Court ruled: GOC erred in phrasing restraining order
The time of detention earlier reported as “late at night on Monday, July 1” has been corrected to “at dawn on Tuesday, July 2”.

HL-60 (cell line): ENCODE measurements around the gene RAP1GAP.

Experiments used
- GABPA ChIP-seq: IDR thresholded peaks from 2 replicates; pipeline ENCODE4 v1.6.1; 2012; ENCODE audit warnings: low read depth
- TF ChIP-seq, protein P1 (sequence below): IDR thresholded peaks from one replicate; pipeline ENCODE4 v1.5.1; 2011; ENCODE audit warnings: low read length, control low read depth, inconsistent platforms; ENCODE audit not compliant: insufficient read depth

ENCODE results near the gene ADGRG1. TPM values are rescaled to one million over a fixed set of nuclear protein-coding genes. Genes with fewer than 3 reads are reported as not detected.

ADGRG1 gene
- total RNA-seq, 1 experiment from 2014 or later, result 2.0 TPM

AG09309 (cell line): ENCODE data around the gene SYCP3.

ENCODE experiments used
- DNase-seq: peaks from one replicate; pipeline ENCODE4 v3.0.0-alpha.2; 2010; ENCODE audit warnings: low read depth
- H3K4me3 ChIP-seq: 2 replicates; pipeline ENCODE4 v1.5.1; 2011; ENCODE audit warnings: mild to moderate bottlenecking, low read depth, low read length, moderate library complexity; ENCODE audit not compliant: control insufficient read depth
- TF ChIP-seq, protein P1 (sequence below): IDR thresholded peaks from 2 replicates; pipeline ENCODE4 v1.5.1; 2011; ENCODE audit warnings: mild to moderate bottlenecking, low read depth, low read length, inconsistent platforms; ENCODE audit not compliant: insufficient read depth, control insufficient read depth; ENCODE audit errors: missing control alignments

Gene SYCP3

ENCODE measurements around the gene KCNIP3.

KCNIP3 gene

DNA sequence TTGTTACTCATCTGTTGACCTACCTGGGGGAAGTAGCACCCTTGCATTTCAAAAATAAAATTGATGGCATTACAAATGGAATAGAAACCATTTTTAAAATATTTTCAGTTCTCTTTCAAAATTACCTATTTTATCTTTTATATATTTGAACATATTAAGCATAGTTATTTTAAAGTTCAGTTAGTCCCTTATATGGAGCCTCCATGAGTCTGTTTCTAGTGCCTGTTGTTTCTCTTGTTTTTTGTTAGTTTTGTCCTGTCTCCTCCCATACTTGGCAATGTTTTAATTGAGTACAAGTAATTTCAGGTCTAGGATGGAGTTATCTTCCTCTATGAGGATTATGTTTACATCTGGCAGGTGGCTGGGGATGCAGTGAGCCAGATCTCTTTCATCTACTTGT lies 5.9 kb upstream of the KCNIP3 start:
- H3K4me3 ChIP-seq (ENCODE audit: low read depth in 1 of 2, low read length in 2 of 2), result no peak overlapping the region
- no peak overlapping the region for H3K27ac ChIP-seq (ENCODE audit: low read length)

Wednesday, July 3, 12:04 A youth under an administrative restraining order issued by the GOC of the Central Command banning him from entering the regions of Yehuda and Shomron was detained in Beit El at dawn on Tuesday, July 2 on suspicion of violating the order. The Jerusalem Magistrate Court ruled on Wednesday, July 3 in an unusual ruling that an error in phrasing in a restraining order is in favor of the youth against whom the order was issued, rejected the police demand to place him in remand and ruled that he had not violated the order because “Binyamin”, the area in which Beit El is located, was not specified in the order. At dawn on the morning of Tuesday, July 2 three youths were detained in Beit El at the home of one of them. Each youth was detained for a reason specific to him, not related to the other youths. The Beit El resident was taken to the offices of the National Unit of Serious and International Crime Investigations and the other two youths were taken to the offices of the Central Unit of the Yehuda and Shomron Police. One of the youths visiting their friend in Beit El was detained on suspicion of violating an administrative restraining order banning him from entering the area of Yehuda and Shomron issued by the GOC of the Central Command, Nitzan Alon. During the course of the day (July 2) the youth was brought to the Jerusalem Magistrate Court where the police announced that they intended to issue an indictment against him for violating a legal order and therefore demanded that he be placed in remand until the end of proceedings. Attorney Itamar Ben-Gvir, who is representing the youth on behalf of Honenu, pleaded to Judge Gad Ehrenberg that the presence of the suspect in Beit El did not constitute a violation of the order because the regions specified are Yehuda and Shomron only and Beit El is located in the Binyamin region. Ben-Gvir supported his claim by stating that not only are they different geographical regions but also legally the regions are separate authorities, each one having its own regional council and Israeli Police district. Judge Ehrenberg accepted the defense’s plea and ruled that the outstanding order had not been violated by the suspect and therefore there is no cause to demand his remand. However Judge Ehrenberg ruled that from Wednesday, July 3 the suspect will be under a restraining order banning him from entering also the Binaymin region for 180 days. In response to the ruling the Israeli Police announced that they plan to file an appeal with the district court and therefore requested a delay in releasing the suspect, to which the judge acquiesced. At 14:00 on Wednesday, July 3 a deliberation will take place on the appeal at the Jerusalem District Court. In response to the surprising ruling Ben-Gvir, who is representing the suspect on behalf of Honenu, said that, “Today the court sent an important message to the Yehuda and Shomron Police and to the legal authorities that when a person’s freedom is restricted by an order without proof or evidence at least the order must be clearly understood and accompanied by a map which does not allow for multiple interpretations. In and of themselves these orders are suited to Soviet Russia. If the police have evidence against the defendant whom I represented and against his friends they should issue an indictment and if not they must stop the persecution and the harassment.”